The 4 Differences Of A Workaholic & A High Performer

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You may think workaholism, is same as performance but they’re actually nothing alike.

We know it’s both looks like hard work, yet there is a big difference between both of it. The biggest difference is how the person feels on the inside about who they are in relationships with their work.

Someone who is a high performer works hard in a healthy environment and healthy sustainable, where this person feels happy.  A workaholic, on the other hand, works hard in unhealthy environment unhealthy sustainable ways and feel unhappy. A workaholic usually suffers from a burnout.

Well there are more differences between someone who is a workaholic and someone who is a high performer:

  1. Someone who is a high performer knows their own value. 

Someone who is a high performer knows their self-worth and can thus work with a sense a freedom, they do periodic self-evaluations of their performance so that they can constantly improve. They create their own feedback loops rather than waiting on feedback from others. While workaholics allow others to determine their value.

Someone who is a workaholic, on the other hand, relies on external validation from those around them: bosses, colleagues, and clients. They wait for external evaluations, such as mid-year or annual reviews, to understand how well they are doing, which causes them to work with a constant sense of fear.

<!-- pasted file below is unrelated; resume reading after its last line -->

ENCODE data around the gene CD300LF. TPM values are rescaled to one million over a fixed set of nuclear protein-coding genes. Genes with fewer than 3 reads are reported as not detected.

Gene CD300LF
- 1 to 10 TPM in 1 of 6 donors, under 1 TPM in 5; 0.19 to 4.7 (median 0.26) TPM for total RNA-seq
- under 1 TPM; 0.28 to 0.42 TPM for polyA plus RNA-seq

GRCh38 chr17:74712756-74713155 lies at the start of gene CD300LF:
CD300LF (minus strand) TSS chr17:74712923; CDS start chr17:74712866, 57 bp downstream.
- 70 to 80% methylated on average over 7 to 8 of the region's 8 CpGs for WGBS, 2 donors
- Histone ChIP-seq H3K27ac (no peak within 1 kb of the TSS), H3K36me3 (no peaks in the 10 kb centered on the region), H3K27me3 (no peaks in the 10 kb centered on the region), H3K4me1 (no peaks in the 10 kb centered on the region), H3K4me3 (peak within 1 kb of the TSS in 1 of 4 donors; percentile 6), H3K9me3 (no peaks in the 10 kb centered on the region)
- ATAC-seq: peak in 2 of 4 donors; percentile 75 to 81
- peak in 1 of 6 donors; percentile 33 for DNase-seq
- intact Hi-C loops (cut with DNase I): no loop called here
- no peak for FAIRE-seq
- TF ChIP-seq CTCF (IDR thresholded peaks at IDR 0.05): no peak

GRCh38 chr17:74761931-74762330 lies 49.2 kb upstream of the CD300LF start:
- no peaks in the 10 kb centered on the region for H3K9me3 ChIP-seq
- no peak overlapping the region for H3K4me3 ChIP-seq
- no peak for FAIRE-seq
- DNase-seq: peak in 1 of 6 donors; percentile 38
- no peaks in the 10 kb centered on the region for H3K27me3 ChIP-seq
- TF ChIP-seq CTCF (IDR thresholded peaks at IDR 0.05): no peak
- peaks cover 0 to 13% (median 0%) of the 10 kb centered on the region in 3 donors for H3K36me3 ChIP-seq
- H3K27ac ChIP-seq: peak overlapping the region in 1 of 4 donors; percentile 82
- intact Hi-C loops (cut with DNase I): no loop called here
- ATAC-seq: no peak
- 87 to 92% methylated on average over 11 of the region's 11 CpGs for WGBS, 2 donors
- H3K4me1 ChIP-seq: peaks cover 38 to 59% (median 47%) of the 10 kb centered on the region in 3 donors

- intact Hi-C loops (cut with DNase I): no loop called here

1. A high performer knows when to give a 100%.

Someone who is a high performer knows when to “turn it up.” They know when they’re expected or required to give everything they have and they save their energy for those occasions.

They don’t buy into the illusion of 110%, they know that 110% is unsustainable. Instead, they focus on increasing their capacity so that their 100% is better than the competition’s 110%.

A workaholic attempts to go all out, all the time. Which is the biggest reason why they turn out to get a burnout. They have difficulty prioritizing what’s important, therefore, everything is important in their mind.

  1. A high performer takes initiative. A workaholic is reactive.

Someone who is a high performer plan out their day in advance to make sure they will get their most meaningful work done. Only after they have completed these takes do they allow themselves to shift focus to unplanned events.

By contrast, a workaholic’s day is driven entirely by outside distractions like reading emails and handling crises. If and when all of the minutiae get the address, they try to do what’s most meaningful.

  1. A high performer does business. A workaholic is just busy.

Someone who is a high performer has a primary goal to do business. The only thing that matters to them is results. If they can’t see a way to create value in the moment, they facilitate or strategize instead. They know that like the economy, business comes in waves, therefore they get ready during the dips so they can capitalize during the upswings.

The No. 1 goal of someone who is a workaholic is to be busy at all times as they believe that the busier they are (or appear), the more important they must be.

Workaholics fill any space in time with busy work because they feel insecure doing nothing. The insecurity comes from not knowing their value.

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